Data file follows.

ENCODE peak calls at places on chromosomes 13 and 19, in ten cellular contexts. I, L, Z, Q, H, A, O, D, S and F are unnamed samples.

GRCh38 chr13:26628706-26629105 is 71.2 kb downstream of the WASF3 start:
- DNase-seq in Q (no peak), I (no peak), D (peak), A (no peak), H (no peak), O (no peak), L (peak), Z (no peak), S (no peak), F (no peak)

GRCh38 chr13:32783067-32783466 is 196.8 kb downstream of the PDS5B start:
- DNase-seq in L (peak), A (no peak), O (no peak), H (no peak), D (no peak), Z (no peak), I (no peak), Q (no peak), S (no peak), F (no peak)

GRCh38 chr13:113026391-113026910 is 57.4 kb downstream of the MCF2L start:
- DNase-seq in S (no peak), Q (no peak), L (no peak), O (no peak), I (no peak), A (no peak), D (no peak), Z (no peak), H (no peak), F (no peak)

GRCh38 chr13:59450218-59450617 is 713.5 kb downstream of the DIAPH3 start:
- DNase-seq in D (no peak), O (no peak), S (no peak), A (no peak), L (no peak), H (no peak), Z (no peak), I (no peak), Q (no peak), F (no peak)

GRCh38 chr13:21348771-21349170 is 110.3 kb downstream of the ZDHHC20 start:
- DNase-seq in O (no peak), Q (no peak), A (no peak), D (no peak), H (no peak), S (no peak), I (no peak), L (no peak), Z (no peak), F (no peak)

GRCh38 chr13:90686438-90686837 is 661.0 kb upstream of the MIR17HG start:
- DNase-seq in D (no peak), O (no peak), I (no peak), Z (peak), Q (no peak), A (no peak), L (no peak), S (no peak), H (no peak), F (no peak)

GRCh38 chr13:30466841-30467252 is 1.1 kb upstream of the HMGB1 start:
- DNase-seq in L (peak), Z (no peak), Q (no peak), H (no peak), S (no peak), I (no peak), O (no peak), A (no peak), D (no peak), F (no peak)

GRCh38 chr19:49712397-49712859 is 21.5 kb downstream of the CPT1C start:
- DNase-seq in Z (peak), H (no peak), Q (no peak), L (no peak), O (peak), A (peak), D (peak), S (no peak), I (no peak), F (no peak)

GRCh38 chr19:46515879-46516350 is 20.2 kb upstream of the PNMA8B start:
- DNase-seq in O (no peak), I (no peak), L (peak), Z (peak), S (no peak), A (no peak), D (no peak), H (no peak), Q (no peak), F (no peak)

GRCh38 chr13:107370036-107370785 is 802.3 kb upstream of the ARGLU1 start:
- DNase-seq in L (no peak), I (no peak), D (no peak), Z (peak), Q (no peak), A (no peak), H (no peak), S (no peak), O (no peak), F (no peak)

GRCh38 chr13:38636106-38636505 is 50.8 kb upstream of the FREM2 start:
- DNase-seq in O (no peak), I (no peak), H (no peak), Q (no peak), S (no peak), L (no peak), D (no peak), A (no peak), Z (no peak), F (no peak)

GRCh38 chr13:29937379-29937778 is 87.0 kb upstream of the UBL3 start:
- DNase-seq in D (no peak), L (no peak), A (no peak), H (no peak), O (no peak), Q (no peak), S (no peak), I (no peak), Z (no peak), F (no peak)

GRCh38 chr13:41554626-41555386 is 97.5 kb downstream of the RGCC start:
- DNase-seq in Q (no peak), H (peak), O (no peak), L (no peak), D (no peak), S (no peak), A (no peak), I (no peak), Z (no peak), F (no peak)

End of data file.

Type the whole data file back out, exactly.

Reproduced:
ENCODE peak calls at places on chromosomes 13 and 19, in ten cellular contexts. I, L, Z, Q, H, A, O, D, S and F are unnamed samples.

GRCh38 chr13:26628706-26629105 is 71.2 kb downstream of the WASF3 start:
- DNase-seq in Q (no peak), I (no peak), D (peak), A (no peak), H (no peak), O (no peak), L (peak), Z (no peak), S (no peak), F (no peak)

GRCh38 chr13:32783067-32783466 is 196.8 kb downstream of the PDS5B start:
- DNase-seq in L (peak), A (no peak), O (no peak), H (no peak), D (no peak), Z (no peak), I (no peak), Q (no peak), S (no peak), F (no peak)

GRCh38 chr13:113026391-113026910 is 57.4 kb downstream of the MCF2L start:
- DNase-seq in S (no peak), Q (no peak), L (no peak), O (no peak), I (no peak), A (no peak), D (no peak), Z (no peak), H (no peak), F (no peak)

GRCh38 chr13:59450218-59450617 is 713.5 kb downstream of the DIAPH3 start:
- DNase-seq in D (no peak), O (no peak), S (no peak), A (no peak), L (no peak), H (no peak), Z (no peak), I (no peak), Q (no peak), F (no peak)

GRCh38 chr13:21348771-21349170 is 110.3 kb downstream of the ZDHHC20 start:
- DNase-seq in O (no peak), Q (no peak), A (no peak), D (no peak), H (no peak), S (no peak), I (no peak), L (no peak), Z (no peak), F (no peak)

GRCh38 chr13:90686438-90686837 is 661.0 kb upstream of the MIR17HG start:
- DNase-seq in D (no peak), O (no peak), I (no peak), Z (peak), Q (no peak), A (no peak), L (no peak), S (no peak), H (no peak), F (no peak)

GRCh38 chr13:30466841-30467252 is 1.1 kb upstream of the HMGB1 start:
- DNase-seq in L (peak), Z (no peak), Q (no peak), H (no peak), S (no peak), I (no peak), O (no peak), A (no peak), D (no peak), F (no peak)

GRCh38 chr19:49712397-49712859 is 21.5 kb downstream of the CPT1C start:
- DNase-seq in Z (peak), H (no peak), Q (no peak), L (no peak), O (peak), A (peak), D (peak), S (no peak), I (no peak), F (no peak)

GRCh38 chr19:46515879-46516350 is 20.2 kb upstream of the PNMA8B start:
- DNase-seq in O (no peak), I (no peak), L (peak), Z (peak), S (no peak), A (no peak), D (no peak), H (no peak), Q (no peak), F (no peak)

GRCh38 chr13:107370036-107370785 is 802.3 kb upstream of the ARGLU1 start:
- DNase-seq in L (no peak), I (no peak), D (no peak), Z (peak), Q (no peak), A (no peak), H (no peak), S (no peak), O (no peak), F (no peak)

GRCh38 chr13:38636106-38636505 is 50.8 kb upstream of the FREM2 start:
- DNase-seq in O (no peak), I (no peak), H (no peak), Q (no peak), S (no peak), L (no peak), D (no peak), A (no peak), Z (no peak), F (no peak)

GRCh38 chr13:29937379-29937778 is 87.0 kb upstream of the UBL3 start:
- DNase-seq in D (no peak), L (no peak), A (no peak), H (no peak), O (no peak), Q (no peak), S (no peak), I (no peak), Z (no peak), F (no peak)

GRCh38 chr13:41554626-41555386 is 97.5 kb downstream of the RGCC start:
- DNase-seq in Q (no peak), H (peak), O (no peak), L (no peak), D (no peak), S (no peak), A (no peak), I (no peak), Z (no peak), F (no peak)